What would bring together the presidents of the World Federation of Engineering Organizations; International Federation of Consulting Engineers; the South African Institution of Civil Engineering; the Japan Society of Civil Engineers; senior leaders from Bechtel Corporation; Camp, Dresser & McKee; DMJM Harris; and a plethora of academic institutions, private and public companies, and organizations? The Summit on the Future of the Civil Engineering Profession in 2025.
Held in June, the 2025 Summit gathered national and world engineering leaders to address globalization, technology, and leadership for engineers in the next few decades. It is akin to the planning that parents undergo for their children’s future education. The mentors, or concerned guardians, of our profession strategized on the actions and investments that will continue to generate leaders in civil engineering. The summit’s report summarizing the findings and conclusions will be published later this year.
Confidentiality governs several aspects of the summit. Therefore, please note that the rest of this article is my speculation, had I been able to participate in the summit.
Actions on outreach. As a young professional, I was impressed by the level of seniority represented at the summit: from presidents of international organizations and corporations to renowned and distinguished professors and public officials. It is inspiring that these leaders invest their valuable time for the event. These leaders and others at similar levels within our industry could build on this investment by enforcing outreach and retention programs for our profession-from internships and scholarships to personal presentations to middle/high schools and universities. The active participation "from the top" could entice younger professionals and students to become involved in promotion and outreach.
Diverse role models. As an immigrant Latina growing up in the United States, I had a limited pool of engineering role models. My career perseverance is due to my parents and instructors who reminded me that someone has to pave the way. If, as an example, the leaders at the summit provide open forums among companies to discuss areas of concern among employees in a confidential (truly open) environment, this may address issues among genders, races, and ages that otherwise stay in the background and become the reasons (in some cases) why students and young professionals turn away from engineering (e.g. appropriate language, effective communication, and when are you an "expert", et cetera).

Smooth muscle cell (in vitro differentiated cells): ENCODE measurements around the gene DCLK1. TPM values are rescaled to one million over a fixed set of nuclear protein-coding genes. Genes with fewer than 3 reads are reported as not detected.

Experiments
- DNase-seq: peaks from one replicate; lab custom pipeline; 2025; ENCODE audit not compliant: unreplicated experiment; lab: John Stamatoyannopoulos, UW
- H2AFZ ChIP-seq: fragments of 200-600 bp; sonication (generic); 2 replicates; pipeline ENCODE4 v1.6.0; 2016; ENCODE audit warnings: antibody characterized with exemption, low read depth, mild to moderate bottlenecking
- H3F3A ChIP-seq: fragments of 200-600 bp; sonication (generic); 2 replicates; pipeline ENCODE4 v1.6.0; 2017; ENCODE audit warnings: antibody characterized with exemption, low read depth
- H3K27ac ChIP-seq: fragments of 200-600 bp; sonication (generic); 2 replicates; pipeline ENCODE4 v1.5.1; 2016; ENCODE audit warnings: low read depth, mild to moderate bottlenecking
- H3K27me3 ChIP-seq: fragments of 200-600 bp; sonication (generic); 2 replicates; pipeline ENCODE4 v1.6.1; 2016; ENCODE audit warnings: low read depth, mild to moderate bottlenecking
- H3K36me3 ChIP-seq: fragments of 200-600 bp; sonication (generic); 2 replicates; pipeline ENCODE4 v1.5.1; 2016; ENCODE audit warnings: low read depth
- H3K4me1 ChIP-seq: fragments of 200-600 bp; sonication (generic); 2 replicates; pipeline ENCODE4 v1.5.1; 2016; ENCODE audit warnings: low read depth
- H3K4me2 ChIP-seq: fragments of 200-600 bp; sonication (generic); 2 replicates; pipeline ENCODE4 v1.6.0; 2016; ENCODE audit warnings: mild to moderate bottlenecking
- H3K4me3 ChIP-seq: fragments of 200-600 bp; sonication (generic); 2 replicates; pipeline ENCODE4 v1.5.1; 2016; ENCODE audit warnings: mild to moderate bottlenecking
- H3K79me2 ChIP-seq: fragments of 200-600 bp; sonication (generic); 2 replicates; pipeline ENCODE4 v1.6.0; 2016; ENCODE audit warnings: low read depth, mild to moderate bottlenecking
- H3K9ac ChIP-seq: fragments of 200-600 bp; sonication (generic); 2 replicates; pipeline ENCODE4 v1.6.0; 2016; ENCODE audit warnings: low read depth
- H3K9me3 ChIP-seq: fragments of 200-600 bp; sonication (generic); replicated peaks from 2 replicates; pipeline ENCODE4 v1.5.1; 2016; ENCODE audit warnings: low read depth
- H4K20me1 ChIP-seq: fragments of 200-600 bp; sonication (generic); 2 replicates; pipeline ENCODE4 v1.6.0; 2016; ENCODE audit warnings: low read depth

Exposure and visibility. At home and when I travel, I see billboards, and hear radio and television announcements that promote or cover services in accounting, law, medicine, insurance, and goods. However, I do not recall seeing similar promotions for the engineering profession. Most of our coverage is within our professional publications. In my opinion, the public views engineering as a commodity, in part because we remain invisible to most people. Efforts by some organizations and corporations now are addressing this issue, including working with licensing boards. Please keep it up! Perhaps, the Think Tank members addressed this issue and could let those of us in the trenches know how we can help.
I look forward to reading in my local newspaper a summary report of the 2025 Summit’s recommendations. Alternatively, I hope that the engineering community shares among its members the outcomes of the summit and how we all can contribute to providing a brighter future for engineers in 2025 and beyond.
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